Following the Philadelphia Convention in 1787 Hamilton observed in Federalist Paper 68 that, “The mode of appointment of the Chief Magistrate of the United States is almost the only part of the system, of any consequence, which has escaped without severe censure, or which has received the slightest mark of approbation from its opponents.” In this, the icon of the republican movement was both self-indulgent and somewhat misleading. Given the effect of the electoral process on the office of the presidency itself and its indirect impact upon the legislative branch of government, devising a legal framework governing presidential elections was a highly controversial affair. In fact, it took delegates 22 days and 30 votes to settle the issue. Charged with resolving the inherent contradiction between ’voter parochialism’ and ’legislative intrigue’, three factions were competing for attention and support. One group favoured Congress to elect the president, but this would have run counter to prevailing republican thinking at the time which stipulated that all branches of government had to balance each other out. Also, it would have made the executive branch solely dependent on the legislature, in effect turning the Union into a parliamentary system. Another grouping in Philadelphia fixated on the idea that State Legislatures pick the president, but then again the institution of chief executive would likely have lacked national character, with only State politicians elevated to the highest office in the land. A third subsection of delegates demanded nationwide popular elections. After all, it was not demagoguery weighing on the framers minds, but rather something they perceived to be an information problem. Imagining republican institutions to be highly deliberative in nature and given the size of the country, they didn’t believe that the national collective was capable of making informed choices regarding the presidency; an intermediary was called for. Even so, the proposal for popular elections gained some traction as James Madison himself was open to the idea in principle, but having done his math he told his colleague James Wilson that the South would lose every time. So the southern States drove a hard bargain in 1787, and only their outsized representation in federal government could persuade them to join the Union. By adopting parity in the Senate and by threshing out the shameful Three-fifths compromise for allocating seats in the House of Representatives as well as in the Electoral College, their acquiescence with Unionist principles was bought. People treated as subhumans with no rights at all were still valuable assets for the slaveholding class when accruing political capital. What amounted to the most significant moral failure of the convention didn’t bode well for the future of the republic. With the exception of Massachusetts, all other former colonies whose delegates had convened in Philadelphia were slave States. This has led some scholars to contend that the slave issue mattered little in the constitutional design. However, as the population census 1790 illustrates, the number of slaves varied considerably between States, giving the South a clear incentive to push for enhanced representation in government. Straddling the stage in the convention hall wearing the mantle of prophecy George Mason, whose reputation as an original thinker preceded him, dangled his national Bill of Rights like a rag in front of a bull. To Mason’s chagrin the bull was ready to charge. With the convention cock-a-hoop, his cherished national Bill of Rights was quickly buried. though without Mason’s dogged determination, the final document arrived at in Philadelphia may have looked far more elitist and less democratic. Attempts by Madison to salvage the situation didn’t stop Mason from walking away from the constitution, even though Madison had promised Mason that he would introduce a Bill of Rights during the first session of Congress. In the end a man as principled and uncompromising as Mason was one out of three delegates who refused to sign the final document. His fellow Virginian Madison was as good as his word, and a national Bill of Rights was quickly passed once the first Congress had been gavelled in. Yet, Mason, who by then had retired to his plantation a defeated man, remained livid considering the new Bill of Rights woefully inadequate. Venting his frustrations Mason wrote, “There is no declaration of rights, and the laws of the general government being paramount, the declarations in the separate states are no security … The president has no constitutional council. From this defect spring the improper powers of the Senate and the unnecessary office of the vice-president, who as president of the Senate dangerously blends executive and legislative powers … There is no section preserving liberty of the press or trial by jury in civil cases, nor is there one concerning the danger of standing armies in time of peace.” At a time without party politics as we understand it today, the architects of the republic believed the Electoral College to be of little consequence, expecting most presidential elections to be decided in the House. Even the outstanding minds of a remarkable generation were not gifted with clairvoyance, and their thinking mustn’t stand as a historic monument to be marvelled at in perpetuity. Not the legacy of slavery motivates reformers today, but we must be thankful to all the historians who have helped set the record straight. While the inner workings of the Electoral College have remained largely unchanged, a slew of constitutional amendments have been passed slightly tinkering with its mechanics. To cite only a few, following the 1800 presidential election which saw Thomas Jefferson and Aaron Burr tied, Congress proposed and the States subsequently passed the Twelfth Amendment. Replacing the rules laid out in Article II of the Constitution, the new provisions were designed to guard against a repeat of the 1800 election outcome by separating out elections for president and vice-president. With the advent of party politics and with the Electoral College becoming more and more contentious, debates over its reform are as old as the republic itself. Towering figures such as George McDuffie and James Madison worried about more and more States opting for winner-take-all in allocating their Electors. Both men favoured the method by which Electors would once again be chosen in direct correlation to Congressional districts. With the political climate heating up in the early 19th century, their proposals went nowhere. Incorporating the rights of former slaves led to the Reconstruction Amendments, namely the Thirteenth, the Fourteenth and the Fifteenth. of particular interest here is Amendment XV, prohibiting voter discrimination on the basis of race.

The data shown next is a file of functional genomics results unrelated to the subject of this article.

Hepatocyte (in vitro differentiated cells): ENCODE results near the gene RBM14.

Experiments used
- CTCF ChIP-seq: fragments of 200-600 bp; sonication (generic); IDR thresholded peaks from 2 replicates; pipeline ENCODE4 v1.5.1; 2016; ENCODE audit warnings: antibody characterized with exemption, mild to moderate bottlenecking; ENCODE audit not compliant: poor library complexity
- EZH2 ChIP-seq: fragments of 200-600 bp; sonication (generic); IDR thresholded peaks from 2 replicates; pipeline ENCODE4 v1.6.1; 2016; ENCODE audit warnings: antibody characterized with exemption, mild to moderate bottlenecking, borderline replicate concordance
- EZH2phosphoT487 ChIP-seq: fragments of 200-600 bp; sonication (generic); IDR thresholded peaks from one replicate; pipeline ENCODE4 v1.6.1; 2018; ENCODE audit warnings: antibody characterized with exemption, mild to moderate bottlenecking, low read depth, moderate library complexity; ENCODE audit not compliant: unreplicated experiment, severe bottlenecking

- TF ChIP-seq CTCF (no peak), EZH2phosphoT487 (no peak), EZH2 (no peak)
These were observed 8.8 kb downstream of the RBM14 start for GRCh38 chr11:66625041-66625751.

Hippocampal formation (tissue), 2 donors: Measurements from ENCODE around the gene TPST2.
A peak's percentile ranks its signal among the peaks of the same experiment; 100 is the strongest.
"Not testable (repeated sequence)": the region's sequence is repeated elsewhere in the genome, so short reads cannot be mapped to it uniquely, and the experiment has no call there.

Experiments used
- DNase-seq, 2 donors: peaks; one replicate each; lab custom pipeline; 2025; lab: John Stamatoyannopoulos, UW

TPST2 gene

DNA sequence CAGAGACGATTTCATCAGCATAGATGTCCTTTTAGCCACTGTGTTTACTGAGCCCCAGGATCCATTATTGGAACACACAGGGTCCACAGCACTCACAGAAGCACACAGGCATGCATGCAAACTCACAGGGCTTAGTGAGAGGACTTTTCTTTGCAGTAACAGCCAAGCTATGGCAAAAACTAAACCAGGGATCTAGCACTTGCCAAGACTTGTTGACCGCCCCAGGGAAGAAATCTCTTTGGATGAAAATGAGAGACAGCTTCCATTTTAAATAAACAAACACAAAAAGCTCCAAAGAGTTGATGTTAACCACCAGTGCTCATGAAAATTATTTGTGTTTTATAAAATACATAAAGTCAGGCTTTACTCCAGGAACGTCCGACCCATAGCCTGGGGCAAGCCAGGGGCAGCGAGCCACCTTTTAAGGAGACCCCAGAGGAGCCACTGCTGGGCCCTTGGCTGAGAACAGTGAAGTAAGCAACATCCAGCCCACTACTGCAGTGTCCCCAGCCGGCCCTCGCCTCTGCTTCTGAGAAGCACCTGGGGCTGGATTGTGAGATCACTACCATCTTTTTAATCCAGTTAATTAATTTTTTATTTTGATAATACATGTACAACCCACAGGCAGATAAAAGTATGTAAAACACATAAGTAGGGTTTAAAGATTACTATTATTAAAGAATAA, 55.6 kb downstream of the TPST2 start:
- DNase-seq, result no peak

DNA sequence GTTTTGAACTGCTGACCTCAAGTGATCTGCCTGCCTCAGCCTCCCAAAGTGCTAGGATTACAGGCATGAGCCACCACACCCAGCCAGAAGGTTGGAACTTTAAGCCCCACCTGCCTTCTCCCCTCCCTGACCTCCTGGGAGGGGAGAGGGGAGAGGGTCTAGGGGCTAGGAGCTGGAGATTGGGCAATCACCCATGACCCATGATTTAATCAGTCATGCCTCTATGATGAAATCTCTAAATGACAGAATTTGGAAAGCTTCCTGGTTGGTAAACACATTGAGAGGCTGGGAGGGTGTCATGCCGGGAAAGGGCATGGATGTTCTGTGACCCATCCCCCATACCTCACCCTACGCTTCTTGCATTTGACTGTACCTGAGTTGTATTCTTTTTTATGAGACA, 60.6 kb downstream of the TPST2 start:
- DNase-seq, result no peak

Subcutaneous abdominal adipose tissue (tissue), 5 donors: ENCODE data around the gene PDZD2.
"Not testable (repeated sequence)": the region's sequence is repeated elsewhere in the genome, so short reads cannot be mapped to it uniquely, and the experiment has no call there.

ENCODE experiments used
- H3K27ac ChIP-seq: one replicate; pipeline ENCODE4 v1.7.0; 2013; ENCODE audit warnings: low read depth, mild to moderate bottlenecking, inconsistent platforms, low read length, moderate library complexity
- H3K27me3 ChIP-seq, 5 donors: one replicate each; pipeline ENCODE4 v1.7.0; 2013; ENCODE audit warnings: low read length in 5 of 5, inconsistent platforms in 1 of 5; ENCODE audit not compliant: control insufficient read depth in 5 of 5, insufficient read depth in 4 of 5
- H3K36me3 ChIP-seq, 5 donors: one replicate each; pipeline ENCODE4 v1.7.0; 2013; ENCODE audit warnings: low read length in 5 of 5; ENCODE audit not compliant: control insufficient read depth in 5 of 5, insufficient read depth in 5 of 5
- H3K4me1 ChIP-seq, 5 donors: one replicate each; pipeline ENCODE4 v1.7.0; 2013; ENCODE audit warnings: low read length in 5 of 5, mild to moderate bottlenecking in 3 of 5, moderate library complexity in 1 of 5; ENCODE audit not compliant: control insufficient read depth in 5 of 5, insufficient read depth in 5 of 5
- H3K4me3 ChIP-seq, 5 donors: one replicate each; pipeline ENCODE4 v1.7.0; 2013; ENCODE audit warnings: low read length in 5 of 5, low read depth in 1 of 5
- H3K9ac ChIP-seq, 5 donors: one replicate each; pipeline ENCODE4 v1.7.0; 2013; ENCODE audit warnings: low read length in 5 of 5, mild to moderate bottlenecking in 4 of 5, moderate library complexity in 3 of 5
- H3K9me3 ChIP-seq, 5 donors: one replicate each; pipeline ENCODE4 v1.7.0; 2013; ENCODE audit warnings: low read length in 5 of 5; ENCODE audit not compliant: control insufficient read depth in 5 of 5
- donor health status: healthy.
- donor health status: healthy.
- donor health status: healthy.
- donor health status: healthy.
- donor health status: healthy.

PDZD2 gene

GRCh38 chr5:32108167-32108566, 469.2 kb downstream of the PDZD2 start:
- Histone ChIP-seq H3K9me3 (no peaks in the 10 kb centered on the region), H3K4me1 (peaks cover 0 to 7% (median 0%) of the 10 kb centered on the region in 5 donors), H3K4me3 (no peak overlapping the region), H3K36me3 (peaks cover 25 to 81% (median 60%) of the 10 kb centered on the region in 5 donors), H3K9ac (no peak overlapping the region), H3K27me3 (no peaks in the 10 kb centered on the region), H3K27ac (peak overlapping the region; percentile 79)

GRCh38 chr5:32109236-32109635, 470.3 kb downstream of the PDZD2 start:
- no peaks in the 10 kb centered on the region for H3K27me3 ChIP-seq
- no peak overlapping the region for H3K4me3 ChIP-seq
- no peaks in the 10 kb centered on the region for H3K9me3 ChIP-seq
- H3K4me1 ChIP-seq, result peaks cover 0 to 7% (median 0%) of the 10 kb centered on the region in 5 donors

“Section 1., The right of citizens of the United States to vote shall not be denied or abridged by the United States or by any State on account of race, Color, or previous condition of servitude. Section 2., The Congress shall have power to enforce this article by appropriate legislation.”